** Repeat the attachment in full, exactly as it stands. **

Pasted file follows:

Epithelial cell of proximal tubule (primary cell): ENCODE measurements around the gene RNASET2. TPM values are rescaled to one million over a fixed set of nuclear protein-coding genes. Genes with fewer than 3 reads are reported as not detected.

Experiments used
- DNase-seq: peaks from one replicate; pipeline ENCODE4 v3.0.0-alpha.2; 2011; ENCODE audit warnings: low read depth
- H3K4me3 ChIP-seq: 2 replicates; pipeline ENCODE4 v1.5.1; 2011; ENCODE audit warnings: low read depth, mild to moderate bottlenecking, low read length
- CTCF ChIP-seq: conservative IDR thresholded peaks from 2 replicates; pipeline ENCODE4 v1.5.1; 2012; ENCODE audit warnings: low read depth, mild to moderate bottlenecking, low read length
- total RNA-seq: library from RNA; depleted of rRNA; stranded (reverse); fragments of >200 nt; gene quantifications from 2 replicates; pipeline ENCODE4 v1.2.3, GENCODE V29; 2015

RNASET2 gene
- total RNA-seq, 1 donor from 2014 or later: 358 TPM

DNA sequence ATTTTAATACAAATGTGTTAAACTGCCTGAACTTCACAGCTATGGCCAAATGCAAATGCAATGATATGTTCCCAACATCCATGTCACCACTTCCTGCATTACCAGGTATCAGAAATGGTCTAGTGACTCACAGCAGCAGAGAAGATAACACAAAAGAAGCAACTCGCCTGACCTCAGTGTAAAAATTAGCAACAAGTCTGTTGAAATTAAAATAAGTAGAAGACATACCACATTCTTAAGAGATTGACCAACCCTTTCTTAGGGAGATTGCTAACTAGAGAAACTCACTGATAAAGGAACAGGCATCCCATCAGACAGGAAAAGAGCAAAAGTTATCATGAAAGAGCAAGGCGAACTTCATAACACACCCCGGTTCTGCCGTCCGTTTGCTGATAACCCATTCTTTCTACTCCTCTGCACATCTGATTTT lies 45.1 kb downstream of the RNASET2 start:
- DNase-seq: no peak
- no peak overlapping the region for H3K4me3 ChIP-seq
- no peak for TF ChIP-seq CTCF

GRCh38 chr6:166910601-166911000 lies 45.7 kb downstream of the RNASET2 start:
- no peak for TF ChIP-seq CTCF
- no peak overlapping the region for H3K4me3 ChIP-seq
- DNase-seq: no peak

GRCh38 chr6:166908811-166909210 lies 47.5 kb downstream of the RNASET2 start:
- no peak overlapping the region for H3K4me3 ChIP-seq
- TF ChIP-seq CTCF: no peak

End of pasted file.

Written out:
Epithelial cell of proximal tubule (primary cell): ENCODE measurements around the gene RNASET2. TPM values are rescaled to one million over a fixed set of nuclear protein-coding genes. Genes with fewer than 3 reads are reported as not detected.

Experiments used
- DNase-seq: peaks from one replicate; pipeline ENCODE4 v3.0.0-alpha.2; 2011; ENCODE audit warnings: low read depth
- H3K4me3 ChIP-seq: 2 replicates; pipeline ENCODE4 v1.5.1; 2011; ENCODE audit warnings: low read depth, mild to moderate bottlenecking, low read length
- CTCF ChIP-seq: conservative IDR thresholded peaks from 2 replicates; pipeline ENCODE4 v1.5.1; 2012; ENCODE audit warnings: low read depth, mild to moderate bottlenecking, low read length
- total RNA-seq: library from RNA; depleted of rRNA; stranded (reverse); fragments of >200 nt; gene quantifications from 2 replicates; pipeline ENCODE4 v1.2.3, GENCODE V29; 2015

RNASET2 gene
- total RNA-seq, 1 donor from 2014 or later: 358 TPM

DNA sequence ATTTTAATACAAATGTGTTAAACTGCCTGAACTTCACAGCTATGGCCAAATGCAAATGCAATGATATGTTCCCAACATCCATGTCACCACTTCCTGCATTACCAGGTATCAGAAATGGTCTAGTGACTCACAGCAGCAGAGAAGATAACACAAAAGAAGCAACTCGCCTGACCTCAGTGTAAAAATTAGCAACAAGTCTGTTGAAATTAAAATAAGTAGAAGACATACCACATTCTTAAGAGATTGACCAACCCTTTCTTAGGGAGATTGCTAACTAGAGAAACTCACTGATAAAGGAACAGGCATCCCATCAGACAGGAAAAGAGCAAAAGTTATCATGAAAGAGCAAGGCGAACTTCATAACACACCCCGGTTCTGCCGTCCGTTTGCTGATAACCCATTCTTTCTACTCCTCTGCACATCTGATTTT lies 45.1 kb downstream of the RNASET2 start:
- DNase-seq: no peak
- no peak overlapping the region for H3K4me3 ChIP-seq
- no peak for TF ChIP-seq CTCF

GRCh38 chr6:166910601-166911000 lies 45.7 kb downstream of the RNASET2 start:
- no peak for TF ChIP-seq CTCF
- no peak overlapping the region for H3K4me3 ChIP-seq
- DNase-seq: no peak

GRCh38 chr6:166908811-166909210 lies 47.5 kb downstream of the RNASET2 start:
- no peak overlapping the region for H3K4me3 ChIP-seq
- TF ChIP-seq CTCF: no peak